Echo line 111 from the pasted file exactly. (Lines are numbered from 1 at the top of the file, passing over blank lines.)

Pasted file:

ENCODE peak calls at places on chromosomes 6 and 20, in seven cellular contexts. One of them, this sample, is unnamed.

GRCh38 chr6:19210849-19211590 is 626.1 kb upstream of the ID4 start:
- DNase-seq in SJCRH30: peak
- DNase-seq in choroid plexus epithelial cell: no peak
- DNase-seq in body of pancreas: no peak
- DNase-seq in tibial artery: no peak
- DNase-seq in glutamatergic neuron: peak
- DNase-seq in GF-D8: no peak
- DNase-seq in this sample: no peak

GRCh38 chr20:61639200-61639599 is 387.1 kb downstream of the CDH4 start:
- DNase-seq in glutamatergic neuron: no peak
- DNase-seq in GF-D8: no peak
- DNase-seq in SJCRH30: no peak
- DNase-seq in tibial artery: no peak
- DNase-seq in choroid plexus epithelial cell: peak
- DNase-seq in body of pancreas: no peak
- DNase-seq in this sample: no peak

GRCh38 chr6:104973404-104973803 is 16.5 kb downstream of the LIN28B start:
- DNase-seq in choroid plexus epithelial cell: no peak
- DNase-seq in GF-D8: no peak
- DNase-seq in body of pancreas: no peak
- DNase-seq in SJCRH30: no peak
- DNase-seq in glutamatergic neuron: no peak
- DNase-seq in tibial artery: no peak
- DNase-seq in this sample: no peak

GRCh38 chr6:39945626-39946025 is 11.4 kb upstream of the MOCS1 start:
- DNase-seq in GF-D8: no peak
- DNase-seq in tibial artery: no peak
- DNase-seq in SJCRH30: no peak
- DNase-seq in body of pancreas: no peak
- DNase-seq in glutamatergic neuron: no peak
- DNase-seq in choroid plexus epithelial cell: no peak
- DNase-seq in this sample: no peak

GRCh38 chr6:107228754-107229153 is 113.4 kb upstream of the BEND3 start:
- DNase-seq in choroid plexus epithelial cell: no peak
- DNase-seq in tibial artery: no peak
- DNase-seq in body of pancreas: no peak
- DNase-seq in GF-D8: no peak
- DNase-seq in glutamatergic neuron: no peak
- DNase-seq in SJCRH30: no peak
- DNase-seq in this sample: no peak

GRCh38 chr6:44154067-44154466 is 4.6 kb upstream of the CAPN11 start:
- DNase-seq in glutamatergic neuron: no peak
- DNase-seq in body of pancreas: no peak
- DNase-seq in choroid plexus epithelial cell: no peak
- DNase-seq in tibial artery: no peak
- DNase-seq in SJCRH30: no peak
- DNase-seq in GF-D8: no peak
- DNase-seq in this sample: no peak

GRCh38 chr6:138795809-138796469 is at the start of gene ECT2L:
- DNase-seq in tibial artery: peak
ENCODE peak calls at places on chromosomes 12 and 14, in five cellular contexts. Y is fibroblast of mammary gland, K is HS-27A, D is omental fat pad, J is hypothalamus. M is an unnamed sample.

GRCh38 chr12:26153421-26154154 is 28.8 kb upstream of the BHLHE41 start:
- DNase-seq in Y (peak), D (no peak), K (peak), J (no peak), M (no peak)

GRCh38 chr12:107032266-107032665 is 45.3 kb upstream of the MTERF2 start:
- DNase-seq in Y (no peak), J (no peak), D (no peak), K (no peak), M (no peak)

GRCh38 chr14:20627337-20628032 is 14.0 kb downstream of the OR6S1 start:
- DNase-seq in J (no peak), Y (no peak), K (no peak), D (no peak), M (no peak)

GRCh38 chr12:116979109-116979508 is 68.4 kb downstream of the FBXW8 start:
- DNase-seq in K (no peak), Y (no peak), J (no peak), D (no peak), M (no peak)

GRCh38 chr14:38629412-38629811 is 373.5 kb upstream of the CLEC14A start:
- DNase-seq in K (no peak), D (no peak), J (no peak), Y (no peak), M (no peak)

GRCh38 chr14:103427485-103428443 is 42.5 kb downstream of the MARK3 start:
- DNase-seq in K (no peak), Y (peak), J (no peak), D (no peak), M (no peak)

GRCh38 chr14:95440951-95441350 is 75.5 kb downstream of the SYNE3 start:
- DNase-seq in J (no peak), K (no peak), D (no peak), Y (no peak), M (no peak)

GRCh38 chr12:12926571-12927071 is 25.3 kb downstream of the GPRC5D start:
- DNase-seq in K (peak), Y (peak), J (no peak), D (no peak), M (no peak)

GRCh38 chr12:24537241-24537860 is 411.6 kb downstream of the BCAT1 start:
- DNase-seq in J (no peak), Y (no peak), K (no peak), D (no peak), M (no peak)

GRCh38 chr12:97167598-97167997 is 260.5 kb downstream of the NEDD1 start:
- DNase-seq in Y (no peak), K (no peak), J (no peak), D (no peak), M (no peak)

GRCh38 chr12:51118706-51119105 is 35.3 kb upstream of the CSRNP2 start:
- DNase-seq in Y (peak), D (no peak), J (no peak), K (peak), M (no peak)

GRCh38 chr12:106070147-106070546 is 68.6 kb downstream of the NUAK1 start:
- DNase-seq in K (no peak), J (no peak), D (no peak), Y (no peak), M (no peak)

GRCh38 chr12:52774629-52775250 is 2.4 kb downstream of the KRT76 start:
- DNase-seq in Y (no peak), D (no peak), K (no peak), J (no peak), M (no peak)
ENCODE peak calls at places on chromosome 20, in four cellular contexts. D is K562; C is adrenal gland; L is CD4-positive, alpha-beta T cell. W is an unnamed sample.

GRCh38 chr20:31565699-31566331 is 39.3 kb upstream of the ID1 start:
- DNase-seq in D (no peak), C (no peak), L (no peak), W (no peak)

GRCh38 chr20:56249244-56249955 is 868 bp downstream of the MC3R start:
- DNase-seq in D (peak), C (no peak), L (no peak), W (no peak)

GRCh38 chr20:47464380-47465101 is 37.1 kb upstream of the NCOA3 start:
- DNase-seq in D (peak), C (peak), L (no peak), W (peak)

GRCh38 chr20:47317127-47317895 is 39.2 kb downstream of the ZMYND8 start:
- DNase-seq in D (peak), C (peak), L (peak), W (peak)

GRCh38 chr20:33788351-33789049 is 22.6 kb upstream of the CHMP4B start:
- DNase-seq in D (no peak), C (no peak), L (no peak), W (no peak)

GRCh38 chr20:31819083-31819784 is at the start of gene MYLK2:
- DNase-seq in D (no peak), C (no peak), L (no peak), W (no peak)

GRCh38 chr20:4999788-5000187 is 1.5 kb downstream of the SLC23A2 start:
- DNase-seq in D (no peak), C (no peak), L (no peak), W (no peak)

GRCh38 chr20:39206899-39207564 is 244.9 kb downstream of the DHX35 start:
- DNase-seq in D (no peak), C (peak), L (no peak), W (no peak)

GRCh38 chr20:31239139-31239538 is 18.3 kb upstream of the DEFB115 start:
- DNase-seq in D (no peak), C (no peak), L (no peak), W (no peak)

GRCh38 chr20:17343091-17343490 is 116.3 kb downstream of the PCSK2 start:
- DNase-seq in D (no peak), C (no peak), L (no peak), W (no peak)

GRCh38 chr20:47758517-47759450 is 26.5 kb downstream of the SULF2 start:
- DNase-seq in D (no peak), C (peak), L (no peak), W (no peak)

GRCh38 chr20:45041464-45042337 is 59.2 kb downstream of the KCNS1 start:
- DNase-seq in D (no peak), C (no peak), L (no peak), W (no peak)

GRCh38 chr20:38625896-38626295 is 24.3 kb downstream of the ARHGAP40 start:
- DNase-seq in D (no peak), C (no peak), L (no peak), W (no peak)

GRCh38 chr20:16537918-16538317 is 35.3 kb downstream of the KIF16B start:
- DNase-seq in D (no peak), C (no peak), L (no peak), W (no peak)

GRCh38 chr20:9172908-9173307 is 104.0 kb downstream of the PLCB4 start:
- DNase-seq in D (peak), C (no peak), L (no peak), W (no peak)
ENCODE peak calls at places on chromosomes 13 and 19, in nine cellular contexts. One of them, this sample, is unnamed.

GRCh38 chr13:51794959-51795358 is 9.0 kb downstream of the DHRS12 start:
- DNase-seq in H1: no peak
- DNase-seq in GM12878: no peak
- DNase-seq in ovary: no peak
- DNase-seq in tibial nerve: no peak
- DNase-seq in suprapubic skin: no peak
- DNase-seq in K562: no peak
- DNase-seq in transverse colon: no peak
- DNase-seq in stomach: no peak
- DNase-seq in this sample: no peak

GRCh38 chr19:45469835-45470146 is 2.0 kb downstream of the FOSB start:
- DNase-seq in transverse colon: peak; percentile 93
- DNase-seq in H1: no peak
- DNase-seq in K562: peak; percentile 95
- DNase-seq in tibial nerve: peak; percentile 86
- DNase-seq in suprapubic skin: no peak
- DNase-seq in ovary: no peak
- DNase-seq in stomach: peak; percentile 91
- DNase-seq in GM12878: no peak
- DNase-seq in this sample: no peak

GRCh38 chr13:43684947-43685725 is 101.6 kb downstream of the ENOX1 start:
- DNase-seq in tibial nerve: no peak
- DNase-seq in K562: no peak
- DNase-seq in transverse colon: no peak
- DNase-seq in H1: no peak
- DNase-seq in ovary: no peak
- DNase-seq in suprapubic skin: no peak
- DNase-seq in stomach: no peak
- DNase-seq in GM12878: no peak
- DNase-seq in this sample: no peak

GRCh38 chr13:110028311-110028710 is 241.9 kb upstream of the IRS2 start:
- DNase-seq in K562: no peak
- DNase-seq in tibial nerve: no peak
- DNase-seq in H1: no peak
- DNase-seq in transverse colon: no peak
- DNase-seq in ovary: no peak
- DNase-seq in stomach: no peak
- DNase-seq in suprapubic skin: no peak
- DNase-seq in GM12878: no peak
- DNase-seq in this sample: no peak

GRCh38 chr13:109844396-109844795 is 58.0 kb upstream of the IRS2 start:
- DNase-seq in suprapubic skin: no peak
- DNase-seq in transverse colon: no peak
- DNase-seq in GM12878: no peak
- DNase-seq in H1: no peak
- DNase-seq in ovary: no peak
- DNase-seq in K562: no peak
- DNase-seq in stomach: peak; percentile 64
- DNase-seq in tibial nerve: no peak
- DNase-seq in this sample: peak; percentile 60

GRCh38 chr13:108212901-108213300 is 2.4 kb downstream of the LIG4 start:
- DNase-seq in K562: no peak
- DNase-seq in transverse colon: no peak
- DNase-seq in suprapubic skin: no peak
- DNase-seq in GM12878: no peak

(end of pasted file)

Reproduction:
GRCh38 chr13:51794959-51795358 is 9.0 kb downstream of the DHRS12 start: